In 1920, anarchists Nicola Sacco and Bartolomeo Vanzetti were accused of a robbery and double murder at a factory in Massachusetts.
The case became one of the most notorious miscarriages of justice of the twentieth century. The Anarchist’s Wife is a poignant historical fiction novella which reimagines this American tragedy from the perspective of Rosa Sacco.
Your father was handcuffed to Bart, who was handcuffed to a policeman. If your father pinched your cheeks or stroked your hair, Bart’s left hand would be dragged along as well. Sometimes, you would shift your attention along the bench and get fixated on Bart’s walrus moustache, wanting to tug at it.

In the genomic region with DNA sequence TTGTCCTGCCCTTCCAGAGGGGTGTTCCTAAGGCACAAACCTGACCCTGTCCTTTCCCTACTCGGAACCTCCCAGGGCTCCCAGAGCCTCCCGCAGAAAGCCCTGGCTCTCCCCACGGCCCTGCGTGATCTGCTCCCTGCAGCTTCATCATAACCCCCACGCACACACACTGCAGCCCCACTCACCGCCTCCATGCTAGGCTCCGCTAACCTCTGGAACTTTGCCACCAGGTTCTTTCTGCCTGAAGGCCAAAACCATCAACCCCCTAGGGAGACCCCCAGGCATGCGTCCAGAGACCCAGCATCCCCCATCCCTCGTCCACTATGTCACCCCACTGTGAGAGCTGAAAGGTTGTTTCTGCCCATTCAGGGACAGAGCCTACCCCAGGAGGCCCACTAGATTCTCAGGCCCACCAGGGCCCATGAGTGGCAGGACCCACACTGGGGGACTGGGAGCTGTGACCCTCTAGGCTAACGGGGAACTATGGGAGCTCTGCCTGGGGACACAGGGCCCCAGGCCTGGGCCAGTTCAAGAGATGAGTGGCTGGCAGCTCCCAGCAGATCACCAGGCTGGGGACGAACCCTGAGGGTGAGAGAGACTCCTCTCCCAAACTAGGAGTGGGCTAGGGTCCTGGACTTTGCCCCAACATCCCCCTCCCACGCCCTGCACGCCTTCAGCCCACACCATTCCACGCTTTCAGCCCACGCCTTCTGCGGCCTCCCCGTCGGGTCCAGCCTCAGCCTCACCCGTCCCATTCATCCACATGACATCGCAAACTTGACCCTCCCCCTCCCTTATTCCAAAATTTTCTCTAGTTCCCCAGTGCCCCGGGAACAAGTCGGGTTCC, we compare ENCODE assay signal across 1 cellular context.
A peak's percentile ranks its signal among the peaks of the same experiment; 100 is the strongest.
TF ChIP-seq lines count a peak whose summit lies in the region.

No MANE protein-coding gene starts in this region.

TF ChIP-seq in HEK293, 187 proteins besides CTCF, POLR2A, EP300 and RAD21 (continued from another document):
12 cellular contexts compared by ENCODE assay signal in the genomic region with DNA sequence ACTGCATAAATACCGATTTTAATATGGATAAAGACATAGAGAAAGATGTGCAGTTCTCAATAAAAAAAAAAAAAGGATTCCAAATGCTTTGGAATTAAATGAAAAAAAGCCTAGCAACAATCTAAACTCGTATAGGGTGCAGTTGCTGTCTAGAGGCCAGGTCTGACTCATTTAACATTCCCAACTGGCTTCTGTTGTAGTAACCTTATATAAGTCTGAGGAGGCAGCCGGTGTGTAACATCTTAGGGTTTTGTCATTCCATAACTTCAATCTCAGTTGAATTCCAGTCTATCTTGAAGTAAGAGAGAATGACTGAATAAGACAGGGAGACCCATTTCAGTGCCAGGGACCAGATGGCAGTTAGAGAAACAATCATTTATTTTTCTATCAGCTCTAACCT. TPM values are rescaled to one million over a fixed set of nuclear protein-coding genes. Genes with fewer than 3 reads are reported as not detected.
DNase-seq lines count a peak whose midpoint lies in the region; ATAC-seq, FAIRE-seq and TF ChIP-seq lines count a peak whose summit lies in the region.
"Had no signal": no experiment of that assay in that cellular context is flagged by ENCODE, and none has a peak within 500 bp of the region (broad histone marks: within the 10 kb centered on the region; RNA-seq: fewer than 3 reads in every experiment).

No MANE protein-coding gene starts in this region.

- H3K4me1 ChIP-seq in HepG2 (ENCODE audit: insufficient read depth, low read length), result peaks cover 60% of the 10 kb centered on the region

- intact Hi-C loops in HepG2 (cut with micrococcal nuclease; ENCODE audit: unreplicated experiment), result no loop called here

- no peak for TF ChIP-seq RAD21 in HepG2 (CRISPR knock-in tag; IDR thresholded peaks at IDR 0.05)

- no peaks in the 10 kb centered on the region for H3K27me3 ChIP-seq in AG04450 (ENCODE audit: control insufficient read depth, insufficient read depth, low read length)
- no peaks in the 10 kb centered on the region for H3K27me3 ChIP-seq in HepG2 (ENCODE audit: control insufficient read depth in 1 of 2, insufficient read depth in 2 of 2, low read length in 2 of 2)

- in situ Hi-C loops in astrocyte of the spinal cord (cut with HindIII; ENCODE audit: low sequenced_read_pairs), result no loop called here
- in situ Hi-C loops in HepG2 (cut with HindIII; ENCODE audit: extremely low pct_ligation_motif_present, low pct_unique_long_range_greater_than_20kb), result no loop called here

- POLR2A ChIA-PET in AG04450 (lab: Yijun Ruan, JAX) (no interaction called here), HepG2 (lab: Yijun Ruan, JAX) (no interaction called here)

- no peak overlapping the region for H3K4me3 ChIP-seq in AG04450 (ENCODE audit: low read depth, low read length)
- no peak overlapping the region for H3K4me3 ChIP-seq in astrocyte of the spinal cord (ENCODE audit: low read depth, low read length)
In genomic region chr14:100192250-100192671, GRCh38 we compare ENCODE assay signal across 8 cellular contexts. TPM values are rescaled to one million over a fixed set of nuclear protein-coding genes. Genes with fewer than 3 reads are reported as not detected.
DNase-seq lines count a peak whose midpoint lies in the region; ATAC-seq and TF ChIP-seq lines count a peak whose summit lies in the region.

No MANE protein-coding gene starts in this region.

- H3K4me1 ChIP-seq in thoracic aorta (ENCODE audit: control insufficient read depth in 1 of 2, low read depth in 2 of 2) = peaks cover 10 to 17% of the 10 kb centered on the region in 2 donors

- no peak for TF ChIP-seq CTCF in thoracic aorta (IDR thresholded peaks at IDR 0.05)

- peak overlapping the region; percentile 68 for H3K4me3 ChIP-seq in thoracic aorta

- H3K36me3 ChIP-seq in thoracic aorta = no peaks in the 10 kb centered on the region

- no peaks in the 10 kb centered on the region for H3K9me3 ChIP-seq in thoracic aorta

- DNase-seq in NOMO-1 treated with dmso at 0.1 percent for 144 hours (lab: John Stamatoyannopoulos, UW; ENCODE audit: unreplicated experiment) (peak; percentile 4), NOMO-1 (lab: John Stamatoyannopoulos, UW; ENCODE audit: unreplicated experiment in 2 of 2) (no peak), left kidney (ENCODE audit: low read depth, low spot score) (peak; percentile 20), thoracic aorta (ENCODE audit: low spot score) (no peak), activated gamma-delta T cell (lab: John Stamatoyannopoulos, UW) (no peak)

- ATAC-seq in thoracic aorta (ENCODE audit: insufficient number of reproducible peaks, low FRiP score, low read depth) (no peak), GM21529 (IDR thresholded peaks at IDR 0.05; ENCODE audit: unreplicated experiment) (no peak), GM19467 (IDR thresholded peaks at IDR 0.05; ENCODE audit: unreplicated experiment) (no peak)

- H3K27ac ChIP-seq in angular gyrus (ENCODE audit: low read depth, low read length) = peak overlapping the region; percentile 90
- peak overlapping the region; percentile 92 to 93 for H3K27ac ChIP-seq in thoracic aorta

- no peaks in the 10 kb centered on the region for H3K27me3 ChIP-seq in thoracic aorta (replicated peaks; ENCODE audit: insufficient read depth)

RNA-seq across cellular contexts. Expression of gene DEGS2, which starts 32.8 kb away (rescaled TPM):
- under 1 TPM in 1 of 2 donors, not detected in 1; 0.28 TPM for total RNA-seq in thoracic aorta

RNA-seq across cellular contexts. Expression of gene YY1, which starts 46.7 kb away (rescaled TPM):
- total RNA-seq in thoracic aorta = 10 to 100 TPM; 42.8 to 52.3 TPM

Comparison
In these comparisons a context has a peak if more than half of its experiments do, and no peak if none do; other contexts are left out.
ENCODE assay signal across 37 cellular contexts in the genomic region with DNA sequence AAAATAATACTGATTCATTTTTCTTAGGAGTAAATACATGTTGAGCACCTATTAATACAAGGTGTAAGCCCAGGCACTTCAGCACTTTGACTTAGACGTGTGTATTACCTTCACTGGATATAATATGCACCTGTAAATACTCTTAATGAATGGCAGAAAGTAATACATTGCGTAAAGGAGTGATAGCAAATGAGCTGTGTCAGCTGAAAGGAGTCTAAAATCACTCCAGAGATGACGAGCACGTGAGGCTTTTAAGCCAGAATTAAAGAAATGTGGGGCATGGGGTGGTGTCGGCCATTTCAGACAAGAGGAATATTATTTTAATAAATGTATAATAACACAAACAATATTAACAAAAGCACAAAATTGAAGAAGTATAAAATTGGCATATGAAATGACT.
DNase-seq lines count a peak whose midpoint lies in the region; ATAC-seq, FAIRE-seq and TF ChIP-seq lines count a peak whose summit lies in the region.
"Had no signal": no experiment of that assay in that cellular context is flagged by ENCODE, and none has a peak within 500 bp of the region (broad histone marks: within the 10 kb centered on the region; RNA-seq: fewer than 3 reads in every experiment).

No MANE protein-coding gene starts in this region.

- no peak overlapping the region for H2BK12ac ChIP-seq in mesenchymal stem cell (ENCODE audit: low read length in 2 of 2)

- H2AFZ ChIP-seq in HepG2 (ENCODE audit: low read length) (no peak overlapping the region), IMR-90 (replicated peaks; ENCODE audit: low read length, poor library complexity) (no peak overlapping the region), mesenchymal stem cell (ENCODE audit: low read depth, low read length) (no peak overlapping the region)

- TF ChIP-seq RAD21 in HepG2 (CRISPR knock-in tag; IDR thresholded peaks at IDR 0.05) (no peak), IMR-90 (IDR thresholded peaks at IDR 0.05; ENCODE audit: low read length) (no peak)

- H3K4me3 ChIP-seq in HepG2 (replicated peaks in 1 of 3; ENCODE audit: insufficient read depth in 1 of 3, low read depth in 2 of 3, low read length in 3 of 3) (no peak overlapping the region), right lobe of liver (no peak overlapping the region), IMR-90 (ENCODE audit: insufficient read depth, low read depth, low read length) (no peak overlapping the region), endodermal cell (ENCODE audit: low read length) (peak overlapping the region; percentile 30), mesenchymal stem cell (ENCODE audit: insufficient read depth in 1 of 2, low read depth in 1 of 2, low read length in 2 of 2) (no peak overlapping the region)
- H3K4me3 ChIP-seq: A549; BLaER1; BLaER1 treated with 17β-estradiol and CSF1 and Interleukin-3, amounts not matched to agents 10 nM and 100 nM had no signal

Your laughter would hoot and echo around the courtroom before ending in a chuckle. That last bit would drag on longer than expected, like a drunk with hiccups. You were irresistible. Even Judge Thayer was thawed a little. Once during recess, he said that your father had permission to leave the cage and play with you. You sat on the floor in your white cotton dress, plump legs sticking out, leaning forward, staring delightedly at your papa. Every half-remembered trick was wheeled out: pulling faces, ear-waggling, shadow hands and peekaboo. You were a good audience. The best. While you were laughing, we gazed at you. Your happiness was such a performance.
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